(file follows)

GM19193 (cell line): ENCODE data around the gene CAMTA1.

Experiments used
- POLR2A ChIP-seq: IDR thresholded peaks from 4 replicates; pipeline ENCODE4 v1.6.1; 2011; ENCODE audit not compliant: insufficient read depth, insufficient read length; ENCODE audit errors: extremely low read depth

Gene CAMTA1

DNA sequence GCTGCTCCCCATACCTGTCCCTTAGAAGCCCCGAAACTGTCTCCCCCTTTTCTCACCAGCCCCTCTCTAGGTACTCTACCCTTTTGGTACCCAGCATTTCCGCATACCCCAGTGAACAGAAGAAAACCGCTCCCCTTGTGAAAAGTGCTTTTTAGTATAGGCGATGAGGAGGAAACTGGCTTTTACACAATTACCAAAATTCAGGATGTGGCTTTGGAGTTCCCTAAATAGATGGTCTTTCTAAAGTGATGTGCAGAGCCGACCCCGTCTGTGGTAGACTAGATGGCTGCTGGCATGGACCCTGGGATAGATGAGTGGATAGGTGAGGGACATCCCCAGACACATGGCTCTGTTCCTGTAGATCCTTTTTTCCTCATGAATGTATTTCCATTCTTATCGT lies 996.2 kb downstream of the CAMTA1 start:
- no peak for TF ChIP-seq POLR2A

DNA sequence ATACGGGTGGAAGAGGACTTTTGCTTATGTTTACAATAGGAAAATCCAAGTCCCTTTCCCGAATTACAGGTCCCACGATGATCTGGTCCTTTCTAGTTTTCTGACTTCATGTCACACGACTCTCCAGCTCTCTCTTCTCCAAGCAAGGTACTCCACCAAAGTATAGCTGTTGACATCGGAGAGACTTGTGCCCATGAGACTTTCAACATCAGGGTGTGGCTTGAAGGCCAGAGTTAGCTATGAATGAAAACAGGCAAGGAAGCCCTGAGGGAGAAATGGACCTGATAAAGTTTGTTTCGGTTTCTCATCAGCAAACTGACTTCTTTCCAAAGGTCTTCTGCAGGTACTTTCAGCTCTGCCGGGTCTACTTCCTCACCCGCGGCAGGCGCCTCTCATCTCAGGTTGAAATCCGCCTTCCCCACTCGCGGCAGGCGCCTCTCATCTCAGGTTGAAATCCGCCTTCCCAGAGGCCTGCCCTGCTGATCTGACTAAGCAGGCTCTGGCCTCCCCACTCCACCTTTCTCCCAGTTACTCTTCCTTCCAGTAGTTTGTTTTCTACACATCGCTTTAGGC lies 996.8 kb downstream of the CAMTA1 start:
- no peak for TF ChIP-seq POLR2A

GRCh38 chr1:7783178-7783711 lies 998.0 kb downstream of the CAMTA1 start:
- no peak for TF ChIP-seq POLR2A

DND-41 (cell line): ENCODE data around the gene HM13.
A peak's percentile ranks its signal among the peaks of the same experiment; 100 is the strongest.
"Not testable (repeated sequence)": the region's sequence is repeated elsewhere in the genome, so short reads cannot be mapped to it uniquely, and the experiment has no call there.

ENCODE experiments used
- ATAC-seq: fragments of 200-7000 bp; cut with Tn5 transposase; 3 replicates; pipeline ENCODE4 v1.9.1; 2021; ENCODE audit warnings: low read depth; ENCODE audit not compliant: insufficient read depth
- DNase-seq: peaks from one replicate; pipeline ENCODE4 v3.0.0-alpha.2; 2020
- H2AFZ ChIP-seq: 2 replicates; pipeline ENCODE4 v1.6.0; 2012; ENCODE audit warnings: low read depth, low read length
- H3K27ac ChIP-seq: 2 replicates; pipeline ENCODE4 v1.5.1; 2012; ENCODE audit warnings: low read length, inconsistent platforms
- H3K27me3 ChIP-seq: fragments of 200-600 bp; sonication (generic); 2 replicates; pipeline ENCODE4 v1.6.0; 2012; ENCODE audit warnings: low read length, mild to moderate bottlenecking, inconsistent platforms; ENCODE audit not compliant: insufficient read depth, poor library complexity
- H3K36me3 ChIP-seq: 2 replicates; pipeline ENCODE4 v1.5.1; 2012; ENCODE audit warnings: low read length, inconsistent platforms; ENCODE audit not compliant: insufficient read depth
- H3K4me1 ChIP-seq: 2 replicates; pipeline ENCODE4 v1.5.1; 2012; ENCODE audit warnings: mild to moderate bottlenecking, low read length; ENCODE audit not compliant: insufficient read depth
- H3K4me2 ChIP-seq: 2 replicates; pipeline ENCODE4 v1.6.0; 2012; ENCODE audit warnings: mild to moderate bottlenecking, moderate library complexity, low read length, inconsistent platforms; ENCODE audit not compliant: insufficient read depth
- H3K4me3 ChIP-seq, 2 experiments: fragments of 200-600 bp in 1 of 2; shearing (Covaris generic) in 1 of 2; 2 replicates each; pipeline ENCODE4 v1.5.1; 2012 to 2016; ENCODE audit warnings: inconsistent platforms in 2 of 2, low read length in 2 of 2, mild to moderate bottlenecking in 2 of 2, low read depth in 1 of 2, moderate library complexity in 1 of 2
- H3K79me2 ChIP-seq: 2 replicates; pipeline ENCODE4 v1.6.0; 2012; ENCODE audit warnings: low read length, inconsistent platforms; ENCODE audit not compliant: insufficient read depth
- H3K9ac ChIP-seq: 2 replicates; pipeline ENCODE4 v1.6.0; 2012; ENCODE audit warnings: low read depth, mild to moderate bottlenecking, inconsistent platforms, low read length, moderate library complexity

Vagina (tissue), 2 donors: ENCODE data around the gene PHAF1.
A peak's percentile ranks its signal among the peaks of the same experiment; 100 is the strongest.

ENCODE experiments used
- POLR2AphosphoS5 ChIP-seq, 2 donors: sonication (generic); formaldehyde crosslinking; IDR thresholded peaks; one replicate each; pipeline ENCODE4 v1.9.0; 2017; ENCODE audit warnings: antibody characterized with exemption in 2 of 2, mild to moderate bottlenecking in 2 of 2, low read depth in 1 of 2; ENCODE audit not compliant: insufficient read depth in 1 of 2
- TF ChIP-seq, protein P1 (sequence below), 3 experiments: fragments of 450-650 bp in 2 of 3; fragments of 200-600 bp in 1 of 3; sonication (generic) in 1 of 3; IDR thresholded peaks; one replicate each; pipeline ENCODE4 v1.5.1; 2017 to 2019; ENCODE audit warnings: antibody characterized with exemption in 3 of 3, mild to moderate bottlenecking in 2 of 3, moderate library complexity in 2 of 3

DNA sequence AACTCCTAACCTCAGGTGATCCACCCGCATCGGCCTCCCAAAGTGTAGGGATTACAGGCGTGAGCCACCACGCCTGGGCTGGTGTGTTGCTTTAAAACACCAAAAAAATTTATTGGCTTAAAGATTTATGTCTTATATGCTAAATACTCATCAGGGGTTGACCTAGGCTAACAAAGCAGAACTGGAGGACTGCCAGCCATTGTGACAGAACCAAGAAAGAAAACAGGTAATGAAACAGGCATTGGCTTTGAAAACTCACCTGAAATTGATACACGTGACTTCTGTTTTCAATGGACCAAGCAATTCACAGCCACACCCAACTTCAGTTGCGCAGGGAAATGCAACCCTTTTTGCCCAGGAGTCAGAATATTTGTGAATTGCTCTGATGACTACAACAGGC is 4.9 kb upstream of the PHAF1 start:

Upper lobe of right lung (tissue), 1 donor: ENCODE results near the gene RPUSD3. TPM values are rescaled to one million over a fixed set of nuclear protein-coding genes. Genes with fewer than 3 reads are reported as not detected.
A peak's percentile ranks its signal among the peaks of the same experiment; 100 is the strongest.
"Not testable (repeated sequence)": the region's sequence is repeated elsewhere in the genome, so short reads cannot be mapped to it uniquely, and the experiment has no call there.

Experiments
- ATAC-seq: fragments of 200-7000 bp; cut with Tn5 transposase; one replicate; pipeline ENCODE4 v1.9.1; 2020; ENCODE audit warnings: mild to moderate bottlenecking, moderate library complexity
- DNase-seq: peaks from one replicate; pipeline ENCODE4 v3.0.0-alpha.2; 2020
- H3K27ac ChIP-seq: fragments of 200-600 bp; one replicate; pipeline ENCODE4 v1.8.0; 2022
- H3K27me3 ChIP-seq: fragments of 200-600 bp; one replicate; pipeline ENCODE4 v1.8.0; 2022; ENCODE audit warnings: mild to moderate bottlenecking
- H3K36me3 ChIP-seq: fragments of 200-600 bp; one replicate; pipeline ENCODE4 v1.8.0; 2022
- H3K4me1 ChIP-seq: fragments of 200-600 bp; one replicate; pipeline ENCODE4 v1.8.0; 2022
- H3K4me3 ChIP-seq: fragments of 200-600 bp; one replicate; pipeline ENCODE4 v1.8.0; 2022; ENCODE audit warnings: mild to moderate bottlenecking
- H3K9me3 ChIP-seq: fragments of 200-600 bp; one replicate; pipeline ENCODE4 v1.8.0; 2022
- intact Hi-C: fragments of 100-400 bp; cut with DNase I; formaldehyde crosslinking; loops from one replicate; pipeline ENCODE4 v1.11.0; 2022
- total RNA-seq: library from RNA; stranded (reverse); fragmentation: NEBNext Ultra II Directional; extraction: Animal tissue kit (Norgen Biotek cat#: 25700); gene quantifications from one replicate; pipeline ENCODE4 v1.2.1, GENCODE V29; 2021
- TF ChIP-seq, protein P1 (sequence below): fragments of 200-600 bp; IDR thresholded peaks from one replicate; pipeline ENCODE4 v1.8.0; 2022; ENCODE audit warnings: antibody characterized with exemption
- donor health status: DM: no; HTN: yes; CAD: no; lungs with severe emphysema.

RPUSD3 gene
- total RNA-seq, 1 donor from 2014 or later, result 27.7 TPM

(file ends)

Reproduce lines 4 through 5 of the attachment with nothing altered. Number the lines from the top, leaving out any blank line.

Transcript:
Gene CAMTA1

DNA sequence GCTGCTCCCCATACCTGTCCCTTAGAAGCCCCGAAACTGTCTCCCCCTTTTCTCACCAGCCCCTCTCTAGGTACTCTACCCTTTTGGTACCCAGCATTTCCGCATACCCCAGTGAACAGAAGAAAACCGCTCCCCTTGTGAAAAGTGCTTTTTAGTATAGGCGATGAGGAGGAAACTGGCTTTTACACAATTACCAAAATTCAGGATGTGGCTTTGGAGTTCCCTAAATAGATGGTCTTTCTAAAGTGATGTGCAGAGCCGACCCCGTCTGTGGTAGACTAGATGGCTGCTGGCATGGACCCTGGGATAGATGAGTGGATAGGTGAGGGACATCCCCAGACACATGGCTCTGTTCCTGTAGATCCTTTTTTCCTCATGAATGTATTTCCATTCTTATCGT lies 996.2 kb downstream of the CAMTA1 start: